4GK005 Campaigning and Citizenship

Historical context and notions of citizenship


Citizenship - a citizen is a full member of a state, with individual legal rights and the right to participate in politics
Subordination - a group is subordinated when it is treated as inferior to another group, has less power, fewer rights and fewer opportunities
Condition - the way in which people live - particularly their economic and social situation
Role - what a group in society are expected to do
Position - the status, power, condition and role of one group compared to another

Generalizations about the 19th century

At beginning of 1800s, only small minority of population of Britain and Empire had citizenship rights - in Britain, right to vote extended to m/c men in towns 1832, w/c men in towns who were householders in 1867, w/c men in rural areas who were householders in 1884.
As British direct rule over colonies extended during 1800s, everyone considered to be 'subjects' of the British Crown.

Britain in the 1830s

Key themes

  • Industrialisation
  • Colonialism
  • Political reform

5 Key Dates

  • 1828 Lord William Bentinck became Governor General of India
  • 1832 Great Reform Act
  • 1833 Factory Act
  • 1834 Poor Law Amendment Act
  • 1834 Abolition of slavery in British colonies


The period under scrutiny within this module can be described as the initial stage of 'industrial capitalism'. This emerged out of rapid change and progress we now call the industrial revolution. This had significant impact upon peoples lives not only in the way in which they earned their living, but also socially, politically and economically.

For definitions, see

Industrial Revolution

Between 1750 and 1850 the economy of the UK changed in four particular ways:

  • from an economy based on agriculture to one based on manufacturing industry
  • from predominance of small scale merchants/manufacturers/farmers to predominance of large scale ones
  • from workshop and domestic production to factory production (especially in textile industry)
  • from machines driven by hand to machines driven by power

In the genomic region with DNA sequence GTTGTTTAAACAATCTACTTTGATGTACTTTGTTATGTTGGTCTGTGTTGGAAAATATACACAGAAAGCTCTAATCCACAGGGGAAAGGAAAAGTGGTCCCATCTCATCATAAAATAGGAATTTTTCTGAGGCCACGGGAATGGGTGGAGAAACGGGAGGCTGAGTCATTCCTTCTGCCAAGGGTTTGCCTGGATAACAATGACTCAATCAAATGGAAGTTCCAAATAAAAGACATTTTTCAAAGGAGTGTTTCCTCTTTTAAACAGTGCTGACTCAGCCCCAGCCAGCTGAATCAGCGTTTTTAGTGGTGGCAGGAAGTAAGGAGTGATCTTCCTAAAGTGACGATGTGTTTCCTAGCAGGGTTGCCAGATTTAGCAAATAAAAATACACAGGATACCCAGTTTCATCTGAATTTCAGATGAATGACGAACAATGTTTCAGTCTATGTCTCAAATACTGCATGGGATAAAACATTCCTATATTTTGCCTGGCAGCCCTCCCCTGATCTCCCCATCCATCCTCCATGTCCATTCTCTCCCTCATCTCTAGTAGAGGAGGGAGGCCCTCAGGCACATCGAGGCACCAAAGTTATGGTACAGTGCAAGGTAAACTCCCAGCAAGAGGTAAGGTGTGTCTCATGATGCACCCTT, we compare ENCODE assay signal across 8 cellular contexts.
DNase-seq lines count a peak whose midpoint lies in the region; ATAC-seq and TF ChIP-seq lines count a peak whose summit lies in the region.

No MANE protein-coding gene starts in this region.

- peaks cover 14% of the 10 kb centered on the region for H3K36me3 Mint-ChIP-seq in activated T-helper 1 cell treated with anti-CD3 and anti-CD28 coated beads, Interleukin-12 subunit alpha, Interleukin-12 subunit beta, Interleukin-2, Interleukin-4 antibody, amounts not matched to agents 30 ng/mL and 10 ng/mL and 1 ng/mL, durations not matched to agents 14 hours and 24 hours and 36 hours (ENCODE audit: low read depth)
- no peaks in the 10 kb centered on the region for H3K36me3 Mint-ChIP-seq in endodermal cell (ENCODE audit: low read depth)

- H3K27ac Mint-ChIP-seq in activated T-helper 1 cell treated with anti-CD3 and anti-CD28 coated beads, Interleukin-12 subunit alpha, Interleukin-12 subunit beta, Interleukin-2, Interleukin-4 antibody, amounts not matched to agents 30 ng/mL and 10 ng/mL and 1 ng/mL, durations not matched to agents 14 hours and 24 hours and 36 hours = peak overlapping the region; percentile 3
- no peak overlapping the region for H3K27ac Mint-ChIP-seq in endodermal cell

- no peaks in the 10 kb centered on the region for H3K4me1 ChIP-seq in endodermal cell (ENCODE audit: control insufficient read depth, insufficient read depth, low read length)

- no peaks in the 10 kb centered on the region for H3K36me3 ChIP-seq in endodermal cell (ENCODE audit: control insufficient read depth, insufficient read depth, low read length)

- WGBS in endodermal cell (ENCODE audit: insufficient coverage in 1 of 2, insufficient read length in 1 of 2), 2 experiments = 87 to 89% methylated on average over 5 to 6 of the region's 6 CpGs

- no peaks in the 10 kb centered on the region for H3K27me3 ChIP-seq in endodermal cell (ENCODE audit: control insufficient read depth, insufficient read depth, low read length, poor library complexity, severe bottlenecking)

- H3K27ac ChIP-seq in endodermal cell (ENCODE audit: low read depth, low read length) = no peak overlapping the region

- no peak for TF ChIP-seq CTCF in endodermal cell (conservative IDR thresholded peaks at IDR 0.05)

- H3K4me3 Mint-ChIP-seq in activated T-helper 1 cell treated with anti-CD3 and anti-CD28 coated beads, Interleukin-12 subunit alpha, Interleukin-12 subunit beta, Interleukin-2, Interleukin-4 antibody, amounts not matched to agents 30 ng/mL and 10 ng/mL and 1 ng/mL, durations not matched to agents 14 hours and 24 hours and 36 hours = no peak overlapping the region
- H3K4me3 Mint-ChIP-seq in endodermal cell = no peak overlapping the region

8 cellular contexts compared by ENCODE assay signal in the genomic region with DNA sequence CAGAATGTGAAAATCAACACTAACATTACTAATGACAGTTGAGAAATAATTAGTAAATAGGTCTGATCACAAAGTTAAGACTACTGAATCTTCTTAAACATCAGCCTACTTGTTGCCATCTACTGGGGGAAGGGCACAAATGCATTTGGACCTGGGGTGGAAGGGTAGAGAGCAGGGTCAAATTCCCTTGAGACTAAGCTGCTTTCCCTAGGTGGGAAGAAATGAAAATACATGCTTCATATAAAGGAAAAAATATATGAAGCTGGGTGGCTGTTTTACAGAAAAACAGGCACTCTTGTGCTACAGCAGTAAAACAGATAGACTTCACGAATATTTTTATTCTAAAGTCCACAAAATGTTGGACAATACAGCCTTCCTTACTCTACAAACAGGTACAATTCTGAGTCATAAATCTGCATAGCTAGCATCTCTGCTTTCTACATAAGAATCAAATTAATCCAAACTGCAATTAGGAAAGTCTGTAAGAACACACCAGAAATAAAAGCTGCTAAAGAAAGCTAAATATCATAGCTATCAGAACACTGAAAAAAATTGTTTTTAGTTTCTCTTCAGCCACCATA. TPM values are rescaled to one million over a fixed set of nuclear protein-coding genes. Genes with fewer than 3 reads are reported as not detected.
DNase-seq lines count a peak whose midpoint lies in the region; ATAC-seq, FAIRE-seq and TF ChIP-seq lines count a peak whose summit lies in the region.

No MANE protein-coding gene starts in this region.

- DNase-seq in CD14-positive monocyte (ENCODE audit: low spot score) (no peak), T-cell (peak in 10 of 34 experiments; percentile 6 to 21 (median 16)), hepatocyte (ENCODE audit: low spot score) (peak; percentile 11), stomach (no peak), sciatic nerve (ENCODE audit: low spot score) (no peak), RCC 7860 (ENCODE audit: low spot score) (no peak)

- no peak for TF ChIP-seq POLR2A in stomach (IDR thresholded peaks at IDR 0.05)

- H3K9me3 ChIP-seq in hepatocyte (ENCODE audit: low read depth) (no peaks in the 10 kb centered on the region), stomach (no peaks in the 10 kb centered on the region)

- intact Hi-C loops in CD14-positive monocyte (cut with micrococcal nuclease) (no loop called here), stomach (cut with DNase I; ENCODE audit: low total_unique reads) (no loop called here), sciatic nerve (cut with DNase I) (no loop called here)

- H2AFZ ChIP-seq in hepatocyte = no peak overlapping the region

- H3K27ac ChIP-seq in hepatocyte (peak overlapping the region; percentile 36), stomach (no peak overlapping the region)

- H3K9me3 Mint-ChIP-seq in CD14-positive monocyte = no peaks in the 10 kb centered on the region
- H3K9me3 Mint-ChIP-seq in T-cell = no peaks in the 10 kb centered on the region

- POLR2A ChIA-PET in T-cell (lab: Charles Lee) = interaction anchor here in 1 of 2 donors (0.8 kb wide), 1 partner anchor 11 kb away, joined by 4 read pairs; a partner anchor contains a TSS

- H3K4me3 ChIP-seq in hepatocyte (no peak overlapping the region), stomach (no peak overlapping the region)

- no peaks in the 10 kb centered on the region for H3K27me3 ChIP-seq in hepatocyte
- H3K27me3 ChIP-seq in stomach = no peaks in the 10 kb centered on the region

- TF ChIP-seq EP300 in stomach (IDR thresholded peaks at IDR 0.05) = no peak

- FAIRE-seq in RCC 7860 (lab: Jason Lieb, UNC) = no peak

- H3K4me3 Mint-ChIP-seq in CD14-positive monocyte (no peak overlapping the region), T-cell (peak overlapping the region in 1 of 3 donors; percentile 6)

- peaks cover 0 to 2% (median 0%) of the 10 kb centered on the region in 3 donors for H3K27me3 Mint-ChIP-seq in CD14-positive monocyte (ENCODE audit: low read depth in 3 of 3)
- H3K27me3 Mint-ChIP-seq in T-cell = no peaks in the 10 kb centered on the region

Some exceptions to this though - the nail, chainmaking and lock industries (key Black Country industries) remained in small workshops and carried by hand.

Whole populations affected by these significant economic changes:

  • landowners' desire for larger and more productive farms led to eviction of many small tenant farmers and enclosure (i.e. seizing) of common land - reduced opportunities for agricultural labourers to supplement income by grazing livestock and collecting fuel on common land.
  • mechanisation of farm work led to unemployment of agricultural labourers - many families moved to towns to work in new factories.
  • When spinning and weaving cloth became mechanised, this had to be carried out in factories rather than at home - whole families went to work in textile mills - the money earned by family members would be paid to father - called the "family wage".
The male head of the household therefore, was the one to control the finances of the household: 'owned' the labour of his wife and children, and other family members who might be under his dominance.
1833 Factory Act
Applied only to textile industry (excluding silk)
  • children under 13 limited to 8 hours work a day
  • young people 13-18 limited to 12 hours work a day
This was the first enforceable Factory Act - now had a Factory Inspectorate.
1834 Poor Law Amendment Act
In the past local rates had been used to supplement agricultural workers' wages if they dropped below minimum level for survival - too expensive in conditions of 1830s and it is likely that manufacturers did not see why they should subsidise farmers' wage bills.
Fluctuating prices made economic life of Britain and employment patterns for the labouring classes very unstable. The Corn Laws introduced from 1815 onwards were supposed to protect farmers from fluctuating prices by prohibiting corn imports until the home price had reached a certain level.
The result was that ordinary workers could not afford to buy bacon eggs, cheese, milk etc. as well as bread at these times. Bread formed part of the staple diet of the poor.
As David Thomson says in his book on England in the 19th century, "the Corn Law was the wrong answer to a real economic problem" (1950:36). The result was even greater numbers of those who were seeking poor law relief in their parishes.

From 1834 local Boards of Guardians set up to use rates to build and run workhouses. Those who could not support themselves were incarcerated and set to work in workhouses - men and women, parents and children were separated - intended that "paupers" should not have any more children.

The new Poor Law system probably also intended to control the poor and unemployed and prevent them turning to violent protest and crime. Workhouses deliberately made unpleasant so that they were the less attractive option than even the lowest paid work - called the "less eligibility rule". Meant to discourage "idleness" - underlying reason was to reduce cost of poor relief and keep down wages.

The Workhouse
Workhouses in Wolverhampton

Resistance to the new Poor Law in northern England was part of basis for Chartism - a working class movement for political reform which was active between the years 1838 - 1848.


At the same time, the impact and importance of British influence was being felt in a global sense. We had already been traders for several centuries with other countries, and industrialisation had meant an expansion of these markets.


The 1830s marked a new era in British colonialism - conscious attempts to impose Western values and institutions on India particularly. Asia as a whole, throughout this period of history, was an important market for British goods. India was called 'the Jewel in the Crown' of the British Empire in the Victorian era.